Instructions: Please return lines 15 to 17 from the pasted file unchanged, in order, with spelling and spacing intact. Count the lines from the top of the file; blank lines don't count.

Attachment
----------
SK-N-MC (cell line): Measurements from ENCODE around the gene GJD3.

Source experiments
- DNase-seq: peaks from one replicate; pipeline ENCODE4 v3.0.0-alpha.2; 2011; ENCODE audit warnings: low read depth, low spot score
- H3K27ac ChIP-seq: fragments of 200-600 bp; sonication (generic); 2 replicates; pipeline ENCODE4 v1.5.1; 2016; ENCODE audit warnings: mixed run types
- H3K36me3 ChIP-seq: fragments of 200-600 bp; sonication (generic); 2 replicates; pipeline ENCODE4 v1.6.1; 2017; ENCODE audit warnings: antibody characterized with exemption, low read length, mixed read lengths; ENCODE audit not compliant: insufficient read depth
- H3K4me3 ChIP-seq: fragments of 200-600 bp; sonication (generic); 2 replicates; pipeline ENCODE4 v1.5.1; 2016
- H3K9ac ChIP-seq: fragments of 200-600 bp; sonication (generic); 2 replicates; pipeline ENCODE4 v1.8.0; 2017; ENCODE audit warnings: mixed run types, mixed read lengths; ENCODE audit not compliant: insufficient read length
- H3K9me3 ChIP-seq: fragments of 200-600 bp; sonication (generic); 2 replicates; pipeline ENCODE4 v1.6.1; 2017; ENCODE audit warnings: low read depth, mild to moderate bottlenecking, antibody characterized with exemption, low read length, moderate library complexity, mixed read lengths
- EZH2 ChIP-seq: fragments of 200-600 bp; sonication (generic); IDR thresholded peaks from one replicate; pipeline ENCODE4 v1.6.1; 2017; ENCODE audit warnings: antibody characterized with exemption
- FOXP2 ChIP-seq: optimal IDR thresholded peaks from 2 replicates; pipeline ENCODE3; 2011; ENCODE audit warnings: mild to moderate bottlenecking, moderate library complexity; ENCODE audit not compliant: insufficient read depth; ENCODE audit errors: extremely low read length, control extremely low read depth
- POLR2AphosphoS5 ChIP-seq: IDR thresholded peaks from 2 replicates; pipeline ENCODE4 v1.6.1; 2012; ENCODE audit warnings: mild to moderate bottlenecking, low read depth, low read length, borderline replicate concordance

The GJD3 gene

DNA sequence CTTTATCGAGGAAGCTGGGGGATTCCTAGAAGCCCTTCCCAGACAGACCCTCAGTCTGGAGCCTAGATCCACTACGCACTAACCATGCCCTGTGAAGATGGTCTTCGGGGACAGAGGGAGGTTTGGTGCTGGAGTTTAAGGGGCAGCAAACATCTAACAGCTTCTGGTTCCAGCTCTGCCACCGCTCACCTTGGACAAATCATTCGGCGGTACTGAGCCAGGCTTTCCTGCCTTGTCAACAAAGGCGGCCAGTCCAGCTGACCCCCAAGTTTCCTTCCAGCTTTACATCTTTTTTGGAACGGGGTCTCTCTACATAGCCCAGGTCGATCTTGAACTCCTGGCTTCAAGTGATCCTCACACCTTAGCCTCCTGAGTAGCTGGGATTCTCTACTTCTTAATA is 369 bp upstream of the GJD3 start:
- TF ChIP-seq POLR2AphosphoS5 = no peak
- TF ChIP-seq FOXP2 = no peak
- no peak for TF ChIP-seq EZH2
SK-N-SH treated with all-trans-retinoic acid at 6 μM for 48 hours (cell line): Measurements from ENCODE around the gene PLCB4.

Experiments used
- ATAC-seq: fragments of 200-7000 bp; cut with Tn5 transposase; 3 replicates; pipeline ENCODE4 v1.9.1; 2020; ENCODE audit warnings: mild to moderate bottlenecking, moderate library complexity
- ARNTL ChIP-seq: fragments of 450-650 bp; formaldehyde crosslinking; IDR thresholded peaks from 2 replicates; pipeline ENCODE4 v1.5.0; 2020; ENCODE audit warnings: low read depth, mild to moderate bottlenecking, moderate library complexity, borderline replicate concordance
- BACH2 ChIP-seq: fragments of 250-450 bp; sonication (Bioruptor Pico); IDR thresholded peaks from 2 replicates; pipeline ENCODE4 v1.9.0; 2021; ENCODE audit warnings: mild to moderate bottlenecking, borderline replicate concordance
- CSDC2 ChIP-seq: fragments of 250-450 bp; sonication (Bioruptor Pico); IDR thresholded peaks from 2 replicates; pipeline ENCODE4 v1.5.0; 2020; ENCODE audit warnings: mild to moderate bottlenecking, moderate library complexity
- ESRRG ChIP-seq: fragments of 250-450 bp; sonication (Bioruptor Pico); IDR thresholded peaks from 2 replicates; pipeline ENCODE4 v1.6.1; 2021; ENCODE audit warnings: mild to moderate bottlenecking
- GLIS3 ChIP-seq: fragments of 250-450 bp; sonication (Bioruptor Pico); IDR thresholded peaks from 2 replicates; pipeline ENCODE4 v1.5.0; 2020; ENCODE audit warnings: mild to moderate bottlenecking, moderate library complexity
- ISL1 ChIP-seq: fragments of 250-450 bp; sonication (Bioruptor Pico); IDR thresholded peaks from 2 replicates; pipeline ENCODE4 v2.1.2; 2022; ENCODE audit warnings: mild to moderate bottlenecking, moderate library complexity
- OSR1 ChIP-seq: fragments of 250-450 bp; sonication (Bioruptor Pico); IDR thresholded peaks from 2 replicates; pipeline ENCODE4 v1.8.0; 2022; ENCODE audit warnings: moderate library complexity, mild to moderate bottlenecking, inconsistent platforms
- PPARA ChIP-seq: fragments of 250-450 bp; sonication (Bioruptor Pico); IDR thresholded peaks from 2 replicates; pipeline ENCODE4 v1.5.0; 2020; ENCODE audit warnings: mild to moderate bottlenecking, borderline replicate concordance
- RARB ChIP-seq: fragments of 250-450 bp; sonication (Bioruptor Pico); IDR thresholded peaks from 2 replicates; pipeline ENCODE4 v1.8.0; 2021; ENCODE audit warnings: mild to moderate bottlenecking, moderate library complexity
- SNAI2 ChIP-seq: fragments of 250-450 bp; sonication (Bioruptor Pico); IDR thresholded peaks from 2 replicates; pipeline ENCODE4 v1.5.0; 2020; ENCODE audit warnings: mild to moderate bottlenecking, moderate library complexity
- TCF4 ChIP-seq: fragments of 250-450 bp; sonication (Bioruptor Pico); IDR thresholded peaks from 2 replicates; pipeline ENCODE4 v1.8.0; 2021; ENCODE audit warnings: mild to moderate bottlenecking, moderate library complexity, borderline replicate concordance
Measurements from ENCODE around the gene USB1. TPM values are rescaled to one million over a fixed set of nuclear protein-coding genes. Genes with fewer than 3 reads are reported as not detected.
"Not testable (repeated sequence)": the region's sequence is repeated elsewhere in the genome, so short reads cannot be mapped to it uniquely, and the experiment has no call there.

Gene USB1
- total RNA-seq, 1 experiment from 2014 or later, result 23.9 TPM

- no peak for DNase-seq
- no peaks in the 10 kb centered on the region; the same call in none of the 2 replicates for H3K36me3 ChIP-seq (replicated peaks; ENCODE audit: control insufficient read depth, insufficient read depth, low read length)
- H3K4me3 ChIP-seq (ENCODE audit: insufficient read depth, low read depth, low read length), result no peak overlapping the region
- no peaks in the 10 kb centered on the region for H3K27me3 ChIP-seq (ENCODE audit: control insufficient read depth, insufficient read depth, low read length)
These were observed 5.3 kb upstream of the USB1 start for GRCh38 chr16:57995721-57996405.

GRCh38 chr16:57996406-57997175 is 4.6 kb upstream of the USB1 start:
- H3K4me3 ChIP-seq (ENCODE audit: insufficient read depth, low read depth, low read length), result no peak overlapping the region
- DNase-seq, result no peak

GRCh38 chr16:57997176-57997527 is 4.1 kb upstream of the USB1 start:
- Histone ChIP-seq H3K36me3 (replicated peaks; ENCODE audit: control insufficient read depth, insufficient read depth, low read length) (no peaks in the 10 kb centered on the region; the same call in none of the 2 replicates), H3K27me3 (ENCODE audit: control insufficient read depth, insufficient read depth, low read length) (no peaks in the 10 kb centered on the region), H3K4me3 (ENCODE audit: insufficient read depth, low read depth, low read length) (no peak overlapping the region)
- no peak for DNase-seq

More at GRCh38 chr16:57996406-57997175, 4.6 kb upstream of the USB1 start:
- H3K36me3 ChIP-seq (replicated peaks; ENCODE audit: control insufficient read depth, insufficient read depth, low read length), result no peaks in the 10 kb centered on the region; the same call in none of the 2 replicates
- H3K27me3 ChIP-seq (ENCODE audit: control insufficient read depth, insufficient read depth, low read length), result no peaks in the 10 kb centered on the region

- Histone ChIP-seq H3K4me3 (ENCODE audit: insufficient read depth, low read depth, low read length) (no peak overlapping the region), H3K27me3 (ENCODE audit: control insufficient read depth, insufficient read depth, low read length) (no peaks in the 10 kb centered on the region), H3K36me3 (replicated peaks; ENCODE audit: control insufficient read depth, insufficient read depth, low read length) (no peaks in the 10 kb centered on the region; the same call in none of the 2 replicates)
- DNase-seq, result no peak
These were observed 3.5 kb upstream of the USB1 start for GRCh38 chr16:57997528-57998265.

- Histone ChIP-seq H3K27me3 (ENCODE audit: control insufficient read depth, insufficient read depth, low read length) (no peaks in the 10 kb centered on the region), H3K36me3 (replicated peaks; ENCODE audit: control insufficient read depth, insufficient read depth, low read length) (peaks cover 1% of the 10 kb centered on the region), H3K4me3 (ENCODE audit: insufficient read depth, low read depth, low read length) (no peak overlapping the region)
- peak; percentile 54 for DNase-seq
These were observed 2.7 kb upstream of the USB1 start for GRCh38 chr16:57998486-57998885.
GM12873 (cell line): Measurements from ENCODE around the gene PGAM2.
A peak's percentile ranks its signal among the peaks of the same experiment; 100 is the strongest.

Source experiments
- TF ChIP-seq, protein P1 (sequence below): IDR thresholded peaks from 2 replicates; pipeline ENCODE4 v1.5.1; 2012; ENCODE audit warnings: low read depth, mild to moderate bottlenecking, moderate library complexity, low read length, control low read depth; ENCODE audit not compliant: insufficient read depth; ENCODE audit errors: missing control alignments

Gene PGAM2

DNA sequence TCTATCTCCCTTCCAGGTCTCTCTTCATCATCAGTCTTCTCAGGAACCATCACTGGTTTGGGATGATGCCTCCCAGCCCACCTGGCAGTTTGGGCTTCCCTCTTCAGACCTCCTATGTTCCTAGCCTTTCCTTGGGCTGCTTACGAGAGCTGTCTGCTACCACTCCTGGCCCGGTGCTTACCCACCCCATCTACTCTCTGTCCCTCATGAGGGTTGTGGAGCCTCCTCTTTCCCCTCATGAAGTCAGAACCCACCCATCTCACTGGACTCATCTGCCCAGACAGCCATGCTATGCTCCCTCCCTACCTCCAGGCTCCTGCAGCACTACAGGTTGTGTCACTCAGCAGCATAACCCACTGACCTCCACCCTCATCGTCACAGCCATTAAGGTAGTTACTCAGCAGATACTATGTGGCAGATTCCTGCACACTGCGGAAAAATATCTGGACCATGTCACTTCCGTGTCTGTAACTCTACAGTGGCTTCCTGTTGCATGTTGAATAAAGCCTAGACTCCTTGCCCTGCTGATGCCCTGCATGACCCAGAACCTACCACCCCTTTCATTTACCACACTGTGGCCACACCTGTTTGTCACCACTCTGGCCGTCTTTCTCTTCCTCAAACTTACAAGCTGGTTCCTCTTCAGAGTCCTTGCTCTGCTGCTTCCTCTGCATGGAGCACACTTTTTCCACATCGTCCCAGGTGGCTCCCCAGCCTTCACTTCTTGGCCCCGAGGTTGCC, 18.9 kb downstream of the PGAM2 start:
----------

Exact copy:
- TF ChIP-seq FOXP2 = no peak
- no peak for TF ChIP-seq EZH2
SK-N-SH treated with all-trans-retinoic acid at 6 μM for 48 hours (cell line): Measurements from ENCODE around the gene PLCB4.